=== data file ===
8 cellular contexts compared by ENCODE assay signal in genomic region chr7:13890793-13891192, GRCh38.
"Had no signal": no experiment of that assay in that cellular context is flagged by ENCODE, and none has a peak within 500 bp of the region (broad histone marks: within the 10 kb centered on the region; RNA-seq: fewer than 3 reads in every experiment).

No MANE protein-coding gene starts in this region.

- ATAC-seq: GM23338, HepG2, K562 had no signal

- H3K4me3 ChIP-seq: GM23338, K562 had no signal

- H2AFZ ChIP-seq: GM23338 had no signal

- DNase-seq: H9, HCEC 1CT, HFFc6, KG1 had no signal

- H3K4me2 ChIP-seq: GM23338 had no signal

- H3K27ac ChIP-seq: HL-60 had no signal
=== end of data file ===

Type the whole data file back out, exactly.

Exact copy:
8 cellular contexts compared by ENCODE assay signal in genomic region chr7:13890793-13891192, GRCh38.
"Had no signal": no experiment of that assay in that cellular context is flagged by ENCODE, and none has a peak within 500 bp of the region (broad histone marks: within the 10 kb centered on the region; RNA-seq: fewer than 3 reads in every experiment).

No MANE protein-coding gene starts in this region.

- ATAC-seq: GM23338, HepG2, K562 had no signal

- H3K4me3 ChIP-seq: GM23338, K562 had no signal

- H2AFZ ChIP-seq: GM23338 had no signal

- DNase-seq: H9, HCEC 1CT, HFFc6, KG1 had no signal

- H3K4me2 ChIP-seq: GM23338 had no signal

- H3K27ac ChIP-seq: HL-60 had no signal